Christine Griffin, Ric and Karen Jones, Brian and Debbie McCarty, Wendi Pencille, Shelby
We ask the Shelby Town Board to issue a year-long minimum moratorium on any Industrial Wind Turbine vote; listen more closely and be transparent with their constituents; conduct a community-wide survey and hold additional and better publicized public hearings. At the Sept. 14 board meeting, approval of the SEQR was on the agenda. A representative from the engineering firm hired by Shelby reviewed the “Full Environmental Assessment Form” and “Evaluation of Project Impacts and Determination of Significance” with town board members. When asked where he got his data, the engineer responded, “Borrego.” Borrego is the same company that proposed the turbines, and they are the ones providing the research to the engineer studying its safety. Borrego is the company that profits from this project. We ask our fellow community members to be present, witness, and speak before and after public meetings and work sessions. Let them know you are watching, listening, and involved.

Orleans Hub September 19, 2022
Proposed turbines in Shelby don’t fit area with many residents, wildlife
Jim Heminway, Medina
Giant wind turbines in Shelby, 633 feet tall, proposed by Borrego Energy would be taller than anything in NYS and only Texas has anything this size and they are not located near a populated area. Impacts: Visual – These industrial giants will intrude on everyday living and stain the quality of life here, for the benefit of one family. Wildlife – A few miles south, the Iroquois National Wildlife Refuge and Oak Orchard and Tonawanda Wildlife Management Areas are part of the Mid-Atlantic flyway, a major migration path for geese, swans, cranes and eagles. These turbines will be responsible for bird kills. Noise – Wind turbines make noise that changes with wind conditions and blade angle. Flicker – Located south of town the turbine blades will cause a flicker at certain times of the year and day.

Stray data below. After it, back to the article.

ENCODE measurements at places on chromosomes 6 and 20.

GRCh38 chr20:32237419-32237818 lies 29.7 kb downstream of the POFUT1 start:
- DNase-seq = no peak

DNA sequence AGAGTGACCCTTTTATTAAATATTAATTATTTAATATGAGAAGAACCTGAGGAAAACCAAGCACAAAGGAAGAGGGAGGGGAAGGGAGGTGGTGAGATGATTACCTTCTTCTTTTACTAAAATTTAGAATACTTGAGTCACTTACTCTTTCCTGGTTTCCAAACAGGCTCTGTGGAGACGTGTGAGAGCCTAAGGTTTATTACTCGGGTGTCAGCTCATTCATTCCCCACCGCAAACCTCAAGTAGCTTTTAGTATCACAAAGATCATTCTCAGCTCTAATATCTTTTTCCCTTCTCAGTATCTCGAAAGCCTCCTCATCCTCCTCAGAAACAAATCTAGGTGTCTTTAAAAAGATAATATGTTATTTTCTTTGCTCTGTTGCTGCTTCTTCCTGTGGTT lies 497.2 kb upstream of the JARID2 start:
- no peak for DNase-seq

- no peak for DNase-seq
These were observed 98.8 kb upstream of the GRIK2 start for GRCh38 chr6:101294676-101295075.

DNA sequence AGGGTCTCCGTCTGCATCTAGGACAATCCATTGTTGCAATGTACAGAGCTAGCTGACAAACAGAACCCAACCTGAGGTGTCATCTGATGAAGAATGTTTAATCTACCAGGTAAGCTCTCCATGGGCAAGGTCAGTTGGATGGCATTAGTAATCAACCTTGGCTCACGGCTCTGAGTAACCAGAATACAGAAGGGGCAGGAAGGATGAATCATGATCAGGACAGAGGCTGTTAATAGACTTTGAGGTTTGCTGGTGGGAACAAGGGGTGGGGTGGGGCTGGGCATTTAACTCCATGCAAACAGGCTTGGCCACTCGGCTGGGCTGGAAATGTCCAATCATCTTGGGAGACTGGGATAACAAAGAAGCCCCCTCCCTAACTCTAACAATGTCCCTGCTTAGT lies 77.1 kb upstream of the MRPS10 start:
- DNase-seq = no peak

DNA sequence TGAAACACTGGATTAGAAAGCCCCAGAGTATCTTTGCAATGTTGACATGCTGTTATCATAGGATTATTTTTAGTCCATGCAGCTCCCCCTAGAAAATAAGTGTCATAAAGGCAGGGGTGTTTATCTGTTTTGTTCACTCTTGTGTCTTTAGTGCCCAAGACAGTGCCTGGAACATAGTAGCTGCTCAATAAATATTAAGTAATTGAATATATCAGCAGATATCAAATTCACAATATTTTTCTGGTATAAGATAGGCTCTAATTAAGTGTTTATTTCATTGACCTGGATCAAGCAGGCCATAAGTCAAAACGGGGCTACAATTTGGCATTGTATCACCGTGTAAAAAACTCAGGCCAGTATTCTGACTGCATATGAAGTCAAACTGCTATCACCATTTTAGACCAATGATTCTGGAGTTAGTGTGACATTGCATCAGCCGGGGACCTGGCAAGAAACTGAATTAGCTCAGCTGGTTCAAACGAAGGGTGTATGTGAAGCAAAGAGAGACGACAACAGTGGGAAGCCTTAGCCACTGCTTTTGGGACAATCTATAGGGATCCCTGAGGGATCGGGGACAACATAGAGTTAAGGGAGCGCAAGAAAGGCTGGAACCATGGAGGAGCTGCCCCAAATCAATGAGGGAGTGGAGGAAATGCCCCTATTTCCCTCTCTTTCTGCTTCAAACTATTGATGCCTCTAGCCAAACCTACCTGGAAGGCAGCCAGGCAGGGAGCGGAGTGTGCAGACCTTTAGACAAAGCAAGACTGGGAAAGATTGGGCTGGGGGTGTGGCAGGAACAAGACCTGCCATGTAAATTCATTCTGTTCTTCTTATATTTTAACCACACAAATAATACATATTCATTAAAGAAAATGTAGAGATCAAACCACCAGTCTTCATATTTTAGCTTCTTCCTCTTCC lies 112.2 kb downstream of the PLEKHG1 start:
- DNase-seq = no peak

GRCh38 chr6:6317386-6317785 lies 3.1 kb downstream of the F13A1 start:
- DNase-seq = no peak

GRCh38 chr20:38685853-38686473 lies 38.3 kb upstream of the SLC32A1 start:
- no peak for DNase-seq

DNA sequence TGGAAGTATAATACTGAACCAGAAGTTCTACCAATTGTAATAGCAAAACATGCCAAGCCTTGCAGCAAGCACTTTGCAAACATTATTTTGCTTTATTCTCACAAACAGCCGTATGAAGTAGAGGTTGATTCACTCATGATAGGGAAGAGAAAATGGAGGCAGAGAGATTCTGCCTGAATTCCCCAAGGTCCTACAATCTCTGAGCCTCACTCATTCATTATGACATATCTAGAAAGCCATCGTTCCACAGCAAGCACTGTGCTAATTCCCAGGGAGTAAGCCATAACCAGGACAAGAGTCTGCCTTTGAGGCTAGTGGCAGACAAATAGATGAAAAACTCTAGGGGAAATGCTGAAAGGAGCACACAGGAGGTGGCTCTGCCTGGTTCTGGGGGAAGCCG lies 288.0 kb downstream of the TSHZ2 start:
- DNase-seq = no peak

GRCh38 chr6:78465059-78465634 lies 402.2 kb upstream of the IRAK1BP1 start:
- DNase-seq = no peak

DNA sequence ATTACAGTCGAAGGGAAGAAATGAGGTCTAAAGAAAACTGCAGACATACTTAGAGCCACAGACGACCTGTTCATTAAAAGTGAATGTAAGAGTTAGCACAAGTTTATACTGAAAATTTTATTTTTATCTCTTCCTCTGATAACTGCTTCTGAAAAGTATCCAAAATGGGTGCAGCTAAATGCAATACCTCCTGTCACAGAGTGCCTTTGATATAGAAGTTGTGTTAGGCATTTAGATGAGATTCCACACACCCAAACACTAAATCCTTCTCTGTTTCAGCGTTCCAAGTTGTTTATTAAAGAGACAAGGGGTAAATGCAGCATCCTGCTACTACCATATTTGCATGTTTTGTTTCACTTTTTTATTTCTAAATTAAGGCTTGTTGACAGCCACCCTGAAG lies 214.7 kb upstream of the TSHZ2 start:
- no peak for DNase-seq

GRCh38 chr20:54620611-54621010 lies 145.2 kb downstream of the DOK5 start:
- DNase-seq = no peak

Orleans Hub July 26, 2022
Make your opinion known on wind turbine project that would change the landscape of Barre
Susan Webster, Barre
After being denied permission to place 6 wind turbines near the wildlife refuge as previously requested, Heritage Wind is now going to submit a 94-C Major Modification Request to the Office of Renewable Energy to place more of their 680-foot giant turbines on the east side of Route 98, bringing a total of 31 turbines placed around the surrounding homes in area, with no regard for the residents who reside near them. How will these enormous turbines be able to keep the decibels of audible noise allowed in check? Who is going to protect the rights of the people here who have put their hearts, souls and future investments in their home properties that will be surrounded by 680-foot wind turbines? Write to the Town of Barre Board, attend the Barre town meetings, write to the Governor Kathy Hochul. Now is the time to stand up for your rights as a resident of Barre and Orleans County.

Orleans Hub June 12, 2022
Wind energy developers try new approach to get large turbines sited without stringent review
Pamela Atwater
New effort by wind developers to propose “community wind” projects consisting of one or two industrial wind turbines approximately 640 foot tall and sited on town or private property. Borrego’s website for the proposed project in Shelby states that “these turbines typically produce no more than 50 decibels of sound that will blend into the background noise.” In many rural areas, the ambient noise level is typically closer to 30 decibels. Setbacks from neighboring property lines will be critical to minimize the impact. These projects will not go through the Office of Renewable Energy Siting (ORES). Your town board will have the ultimate say in what happens. Check with your town to see what ordinances are in place for these types of projects in terms of height of turbines, setbacks and noise levels. And be watchful.